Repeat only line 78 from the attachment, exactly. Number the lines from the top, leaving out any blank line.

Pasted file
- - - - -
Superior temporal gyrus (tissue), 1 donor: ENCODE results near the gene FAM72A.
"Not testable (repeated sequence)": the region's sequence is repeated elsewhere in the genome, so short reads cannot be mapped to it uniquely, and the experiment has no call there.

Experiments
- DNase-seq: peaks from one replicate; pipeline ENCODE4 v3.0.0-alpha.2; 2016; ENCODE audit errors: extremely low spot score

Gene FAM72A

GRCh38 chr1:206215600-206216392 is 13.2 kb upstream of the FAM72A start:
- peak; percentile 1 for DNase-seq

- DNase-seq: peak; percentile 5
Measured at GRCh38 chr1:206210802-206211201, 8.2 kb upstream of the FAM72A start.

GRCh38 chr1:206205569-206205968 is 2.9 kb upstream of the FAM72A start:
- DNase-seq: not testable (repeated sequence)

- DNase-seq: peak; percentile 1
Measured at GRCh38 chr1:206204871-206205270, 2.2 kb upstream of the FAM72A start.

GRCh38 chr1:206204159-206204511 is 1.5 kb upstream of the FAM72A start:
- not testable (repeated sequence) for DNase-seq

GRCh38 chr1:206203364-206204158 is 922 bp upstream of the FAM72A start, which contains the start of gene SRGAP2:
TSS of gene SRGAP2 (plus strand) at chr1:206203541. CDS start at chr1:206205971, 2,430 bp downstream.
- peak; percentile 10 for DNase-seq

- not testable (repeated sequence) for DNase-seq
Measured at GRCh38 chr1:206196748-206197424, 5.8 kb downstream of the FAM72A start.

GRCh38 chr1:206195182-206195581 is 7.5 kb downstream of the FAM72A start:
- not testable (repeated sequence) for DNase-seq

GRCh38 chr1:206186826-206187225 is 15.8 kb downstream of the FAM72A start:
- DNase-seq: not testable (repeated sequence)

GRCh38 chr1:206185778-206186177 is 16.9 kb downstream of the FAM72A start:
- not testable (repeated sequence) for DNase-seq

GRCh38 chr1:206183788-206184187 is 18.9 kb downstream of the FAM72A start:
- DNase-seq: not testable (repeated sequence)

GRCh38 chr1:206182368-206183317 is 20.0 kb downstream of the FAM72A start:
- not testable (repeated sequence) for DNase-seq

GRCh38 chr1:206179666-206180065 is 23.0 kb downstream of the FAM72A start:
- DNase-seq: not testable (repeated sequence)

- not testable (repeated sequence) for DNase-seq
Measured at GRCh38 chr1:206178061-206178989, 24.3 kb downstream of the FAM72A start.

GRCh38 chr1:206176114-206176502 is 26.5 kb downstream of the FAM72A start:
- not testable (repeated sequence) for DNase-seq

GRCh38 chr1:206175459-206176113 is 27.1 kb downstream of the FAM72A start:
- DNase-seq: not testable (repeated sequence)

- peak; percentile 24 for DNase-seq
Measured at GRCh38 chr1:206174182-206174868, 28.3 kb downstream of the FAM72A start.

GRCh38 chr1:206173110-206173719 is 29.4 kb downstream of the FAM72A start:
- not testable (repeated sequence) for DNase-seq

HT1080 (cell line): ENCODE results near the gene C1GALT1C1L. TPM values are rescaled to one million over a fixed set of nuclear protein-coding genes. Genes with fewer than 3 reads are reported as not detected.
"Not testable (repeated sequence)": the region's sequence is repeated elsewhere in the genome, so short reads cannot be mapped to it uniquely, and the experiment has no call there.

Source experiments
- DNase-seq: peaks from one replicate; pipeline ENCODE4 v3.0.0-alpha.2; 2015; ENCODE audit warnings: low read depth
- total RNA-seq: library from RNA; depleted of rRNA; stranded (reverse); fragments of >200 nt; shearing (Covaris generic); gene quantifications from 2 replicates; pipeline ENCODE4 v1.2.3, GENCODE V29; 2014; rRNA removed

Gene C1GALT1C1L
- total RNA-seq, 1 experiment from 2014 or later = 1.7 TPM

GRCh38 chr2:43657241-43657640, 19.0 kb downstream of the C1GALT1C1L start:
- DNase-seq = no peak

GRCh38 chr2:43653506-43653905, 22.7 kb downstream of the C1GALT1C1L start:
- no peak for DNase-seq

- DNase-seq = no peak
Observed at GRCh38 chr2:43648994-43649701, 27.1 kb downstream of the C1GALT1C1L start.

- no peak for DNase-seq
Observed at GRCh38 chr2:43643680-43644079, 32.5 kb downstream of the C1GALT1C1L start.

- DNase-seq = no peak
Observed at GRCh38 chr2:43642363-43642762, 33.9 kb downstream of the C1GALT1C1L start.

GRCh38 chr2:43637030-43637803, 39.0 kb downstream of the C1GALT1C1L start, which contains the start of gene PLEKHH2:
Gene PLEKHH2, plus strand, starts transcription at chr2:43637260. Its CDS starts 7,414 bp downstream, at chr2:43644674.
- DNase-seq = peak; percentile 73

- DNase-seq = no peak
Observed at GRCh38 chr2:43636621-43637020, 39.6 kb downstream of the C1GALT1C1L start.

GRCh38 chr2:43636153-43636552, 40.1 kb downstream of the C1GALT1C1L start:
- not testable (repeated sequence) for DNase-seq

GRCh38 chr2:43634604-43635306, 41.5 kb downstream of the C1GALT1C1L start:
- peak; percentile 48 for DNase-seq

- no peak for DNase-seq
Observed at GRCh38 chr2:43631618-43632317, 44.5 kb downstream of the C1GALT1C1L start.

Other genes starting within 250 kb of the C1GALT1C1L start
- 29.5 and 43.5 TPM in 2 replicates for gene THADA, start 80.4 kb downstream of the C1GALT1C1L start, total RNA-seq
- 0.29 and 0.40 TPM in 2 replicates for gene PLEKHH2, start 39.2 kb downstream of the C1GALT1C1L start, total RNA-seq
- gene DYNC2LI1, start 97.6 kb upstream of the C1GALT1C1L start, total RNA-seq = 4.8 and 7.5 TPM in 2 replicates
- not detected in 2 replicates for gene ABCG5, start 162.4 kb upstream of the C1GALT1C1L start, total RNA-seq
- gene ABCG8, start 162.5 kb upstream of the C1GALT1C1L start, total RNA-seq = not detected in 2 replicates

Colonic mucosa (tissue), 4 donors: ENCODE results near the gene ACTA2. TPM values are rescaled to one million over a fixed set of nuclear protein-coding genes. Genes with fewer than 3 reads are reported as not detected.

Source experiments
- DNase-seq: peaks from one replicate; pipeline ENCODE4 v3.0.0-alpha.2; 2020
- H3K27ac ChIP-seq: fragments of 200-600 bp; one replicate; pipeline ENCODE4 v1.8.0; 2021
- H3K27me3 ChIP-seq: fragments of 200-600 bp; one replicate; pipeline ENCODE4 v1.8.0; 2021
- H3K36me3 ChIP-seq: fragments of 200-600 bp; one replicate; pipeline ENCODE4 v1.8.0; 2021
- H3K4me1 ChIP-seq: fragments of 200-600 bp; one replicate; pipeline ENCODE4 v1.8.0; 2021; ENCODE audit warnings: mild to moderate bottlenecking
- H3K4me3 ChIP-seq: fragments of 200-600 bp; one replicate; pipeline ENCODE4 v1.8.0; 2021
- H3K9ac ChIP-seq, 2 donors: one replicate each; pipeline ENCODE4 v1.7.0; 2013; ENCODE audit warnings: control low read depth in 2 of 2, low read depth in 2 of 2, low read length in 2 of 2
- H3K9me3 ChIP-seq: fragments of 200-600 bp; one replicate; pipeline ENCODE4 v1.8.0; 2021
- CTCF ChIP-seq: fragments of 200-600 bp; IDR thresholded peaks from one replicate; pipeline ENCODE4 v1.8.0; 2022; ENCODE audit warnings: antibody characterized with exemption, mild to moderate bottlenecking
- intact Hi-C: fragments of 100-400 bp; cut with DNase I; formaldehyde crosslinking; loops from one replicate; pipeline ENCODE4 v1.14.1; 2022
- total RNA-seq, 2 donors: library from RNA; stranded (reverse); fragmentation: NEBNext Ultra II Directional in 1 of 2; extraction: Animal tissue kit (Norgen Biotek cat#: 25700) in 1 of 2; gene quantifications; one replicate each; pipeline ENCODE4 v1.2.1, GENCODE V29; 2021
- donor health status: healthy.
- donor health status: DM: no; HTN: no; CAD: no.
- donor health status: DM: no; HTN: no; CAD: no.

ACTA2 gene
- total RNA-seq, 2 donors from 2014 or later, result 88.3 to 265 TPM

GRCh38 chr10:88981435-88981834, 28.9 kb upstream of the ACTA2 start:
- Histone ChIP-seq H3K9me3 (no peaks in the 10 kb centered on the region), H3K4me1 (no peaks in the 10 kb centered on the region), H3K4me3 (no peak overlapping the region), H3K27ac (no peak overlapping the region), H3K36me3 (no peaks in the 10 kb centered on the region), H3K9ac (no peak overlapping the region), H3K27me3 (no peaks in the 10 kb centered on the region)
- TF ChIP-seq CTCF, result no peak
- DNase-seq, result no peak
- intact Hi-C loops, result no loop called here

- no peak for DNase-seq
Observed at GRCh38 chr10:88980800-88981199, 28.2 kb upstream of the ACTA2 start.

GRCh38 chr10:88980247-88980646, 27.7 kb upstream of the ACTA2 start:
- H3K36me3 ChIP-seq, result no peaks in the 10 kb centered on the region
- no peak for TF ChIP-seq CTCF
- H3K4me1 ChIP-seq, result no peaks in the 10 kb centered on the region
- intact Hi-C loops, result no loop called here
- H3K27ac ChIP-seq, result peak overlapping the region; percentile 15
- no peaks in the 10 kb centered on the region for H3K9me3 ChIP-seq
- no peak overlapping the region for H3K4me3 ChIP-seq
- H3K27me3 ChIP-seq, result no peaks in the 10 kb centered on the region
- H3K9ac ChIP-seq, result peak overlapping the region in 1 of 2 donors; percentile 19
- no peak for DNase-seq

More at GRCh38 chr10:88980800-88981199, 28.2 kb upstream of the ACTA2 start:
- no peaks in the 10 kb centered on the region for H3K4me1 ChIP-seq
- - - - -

Source experiments